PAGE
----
There the architect was the British-based Grimshaw, which had done little work in the U.S. Among all the items displayed in his office, one of Trask’s favorites is an award from the Royal Institute of British Architects. The institute singled out the Brodhead Center as the best building designed by a British architect and built outside Britain. But the process for something so complex wasn’t without its bumps. In conversations with the architect, “I tried to explain to them the vision we had, what we were trying to do,” Trask recalls. “They came back with a design. I remember calling up their principal and saying, ‘I’ve looked at your design. The trustees have looked at your design. We all hate it. So here’s the deal. You’ve got sixty days to come back with something that we don’t hate, or else we’re going to hire somebody else.’

“And they responded. They responded with what I think is a very interesting project.”

As a campus planner, Trask talks about “establishing a pattern” and “not just doing one-offs.” The main quad “was built as one thing between 1928 and 1932,” he says. “There’s nothing else like it in America. And it’s actually worth preserving and recognizing.

“But after World War II, Duke came to the view that nobody knew how to design and build buildings like this anymore. And so, they would have to do something different. To them, different was, ‘Well, we have red-brick buildings on East Campus. Why don’t we build red-brick buildings? And if we leave enough trees between them and the real campus, nobody will know the difference. That’s where Science Drive came from. You have this street with an accumulation of red-brick buildings that look like Midwestern high schools, plopped down because they were quick, utilitarian, and cheap.”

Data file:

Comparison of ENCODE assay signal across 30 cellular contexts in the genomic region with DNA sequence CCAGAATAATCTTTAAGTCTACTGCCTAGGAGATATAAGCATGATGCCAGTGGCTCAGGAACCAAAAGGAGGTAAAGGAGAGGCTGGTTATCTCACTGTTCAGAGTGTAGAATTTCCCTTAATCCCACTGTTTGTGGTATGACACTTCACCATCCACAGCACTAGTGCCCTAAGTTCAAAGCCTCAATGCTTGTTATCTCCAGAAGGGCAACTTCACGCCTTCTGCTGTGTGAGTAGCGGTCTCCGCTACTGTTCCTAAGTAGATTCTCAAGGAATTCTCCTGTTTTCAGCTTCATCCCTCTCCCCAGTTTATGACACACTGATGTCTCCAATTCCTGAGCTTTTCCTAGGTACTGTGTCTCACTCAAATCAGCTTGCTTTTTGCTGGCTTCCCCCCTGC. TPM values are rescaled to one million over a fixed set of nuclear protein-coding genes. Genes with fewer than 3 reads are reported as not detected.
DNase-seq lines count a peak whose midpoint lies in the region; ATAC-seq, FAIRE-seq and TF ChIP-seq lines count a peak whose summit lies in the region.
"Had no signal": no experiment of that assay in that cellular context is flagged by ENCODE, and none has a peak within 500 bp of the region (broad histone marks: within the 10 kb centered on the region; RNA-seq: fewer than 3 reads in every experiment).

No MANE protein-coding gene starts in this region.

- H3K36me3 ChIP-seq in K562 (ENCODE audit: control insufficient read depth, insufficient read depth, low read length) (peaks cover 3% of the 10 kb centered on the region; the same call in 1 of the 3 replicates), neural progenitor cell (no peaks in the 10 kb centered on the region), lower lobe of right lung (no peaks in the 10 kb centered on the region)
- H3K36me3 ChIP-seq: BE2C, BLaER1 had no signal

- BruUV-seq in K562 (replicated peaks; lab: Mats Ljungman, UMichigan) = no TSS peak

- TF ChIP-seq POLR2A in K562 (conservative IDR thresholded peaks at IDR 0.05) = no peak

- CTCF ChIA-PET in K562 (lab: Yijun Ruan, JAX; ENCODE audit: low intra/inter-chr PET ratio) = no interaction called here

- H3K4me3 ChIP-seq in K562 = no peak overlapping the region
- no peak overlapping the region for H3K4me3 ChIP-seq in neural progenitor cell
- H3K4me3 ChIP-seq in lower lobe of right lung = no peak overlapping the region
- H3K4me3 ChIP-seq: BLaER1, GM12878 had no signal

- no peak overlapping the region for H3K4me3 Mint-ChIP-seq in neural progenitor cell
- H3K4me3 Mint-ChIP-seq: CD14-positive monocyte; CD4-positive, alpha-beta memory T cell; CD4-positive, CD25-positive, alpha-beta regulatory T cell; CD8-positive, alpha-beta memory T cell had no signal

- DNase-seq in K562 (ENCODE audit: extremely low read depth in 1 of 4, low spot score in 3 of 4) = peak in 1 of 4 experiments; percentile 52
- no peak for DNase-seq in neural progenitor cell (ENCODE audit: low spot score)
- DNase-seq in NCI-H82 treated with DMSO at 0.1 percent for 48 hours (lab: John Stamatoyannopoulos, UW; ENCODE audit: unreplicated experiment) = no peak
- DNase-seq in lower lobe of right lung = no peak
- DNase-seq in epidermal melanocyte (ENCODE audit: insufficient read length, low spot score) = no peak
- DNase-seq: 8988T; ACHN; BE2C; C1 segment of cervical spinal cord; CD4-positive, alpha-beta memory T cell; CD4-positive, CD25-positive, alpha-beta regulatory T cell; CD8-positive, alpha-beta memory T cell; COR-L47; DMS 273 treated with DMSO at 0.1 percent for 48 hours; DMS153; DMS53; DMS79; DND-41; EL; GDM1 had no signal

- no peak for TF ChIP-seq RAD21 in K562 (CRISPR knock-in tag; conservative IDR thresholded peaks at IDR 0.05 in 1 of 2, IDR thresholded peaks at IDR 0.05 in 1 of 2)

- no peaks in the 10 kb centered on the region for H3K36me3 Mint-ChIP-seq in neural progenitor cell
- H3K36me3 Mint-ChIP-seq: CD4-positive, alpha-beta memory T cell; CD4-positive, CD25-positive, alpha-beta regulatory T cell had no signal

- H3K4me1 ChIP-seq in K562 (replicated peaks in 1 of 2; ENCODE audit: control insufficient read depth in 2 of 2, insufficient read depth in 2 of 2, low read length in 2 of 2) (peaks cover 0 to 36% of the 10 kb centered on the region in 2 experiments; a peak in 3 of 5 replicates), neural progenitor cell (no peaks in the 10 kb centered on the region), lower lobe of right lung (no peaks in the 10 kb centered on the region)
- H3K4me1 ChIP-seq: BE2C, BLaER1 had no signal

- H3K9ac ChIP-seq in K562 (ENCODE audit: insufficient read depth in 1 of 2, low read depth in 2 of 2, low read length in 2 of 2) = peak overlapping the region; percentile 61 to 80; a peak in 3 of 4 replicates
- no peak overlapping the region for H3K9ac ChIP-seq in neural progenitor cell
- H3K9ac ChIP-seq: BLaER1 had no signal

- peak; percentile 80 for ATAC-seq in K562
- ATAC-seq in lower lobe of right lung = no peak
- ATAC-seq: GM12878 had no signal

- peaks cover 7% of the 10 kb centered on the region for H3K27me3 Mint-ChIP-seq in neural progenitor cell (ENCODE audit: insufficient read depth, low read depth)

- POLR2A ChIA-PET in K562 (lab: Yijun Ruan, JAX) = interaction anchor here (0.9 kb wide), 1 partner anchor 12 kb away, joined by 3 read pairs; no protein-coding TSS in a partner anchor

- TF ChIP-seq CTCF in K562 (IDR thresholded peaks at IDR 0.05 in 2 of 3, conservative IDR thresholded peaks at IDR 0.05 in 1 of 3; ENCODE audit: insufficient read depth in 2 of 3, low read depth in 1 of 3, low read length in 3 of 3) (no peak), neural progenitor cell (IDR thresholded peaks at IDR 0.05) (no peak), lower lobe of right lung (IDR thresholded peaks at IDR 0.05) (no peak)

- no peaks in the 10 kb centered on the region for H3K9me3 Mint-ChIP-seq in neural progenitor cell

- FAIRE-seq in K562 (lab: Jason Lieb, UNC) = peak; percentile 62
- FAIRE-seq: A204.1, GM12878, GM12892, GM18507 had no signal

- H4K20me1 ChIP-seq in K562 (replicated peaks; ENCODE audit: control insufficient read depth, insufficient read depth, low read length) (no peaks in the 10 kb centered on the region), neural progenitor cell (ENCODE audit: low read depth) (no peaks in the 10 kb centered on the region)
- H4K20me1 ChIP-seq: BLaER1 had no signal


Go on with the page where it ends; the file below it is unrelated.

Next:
A Trask task, then, was to figure out how to make “Duke-like” buildings. (He says, wryly, that Duke benefits from not having a school of architecture, which would inevitably apply pressure to build with celebrity architects; he compares one building at a peer campus, the product of a so-called “starchitect,” to the movie set for The Cat in the Hat.) “It’s really a few simple things. I mean, it’s scale: They’re largely vertical, not horizontal. They have towers. You can’t say, ‘Well, let’s make them all alike.’ But you can try to have some commonality.”

One expression of commonality is so-called Duke Brick, which, from a few hundred yards away, gives the visual impression of stone. Duke Brick comes in various formulations, which shift from building project to building project—for example, the “Five-Color Brick Blend,” found on the Wilson Recreation Center and consisting of “Brown Tweed,” “Cimarron,” “Brown Irontone,” “Light Autumn,” and “Driftwood Modular Blended Brick,” all in prescribed percentages.

Even as he was building out Duke’s core campus, Trask was extending Duke into the Durham community. For President Price, that part of his legacy points to Trask’s effectiveness as a skilled deal-maker: “Tallman has the ability to bring lots of different parties to the table and to get results.”

Bill Bell can speak to those results; he was elected mayor of Durham in 2001, and was re-elected seven more times. Bell credits Trask in particular for spurring the university’s investment in the Durham Performing Arts Center (DPAC), opened in 2008.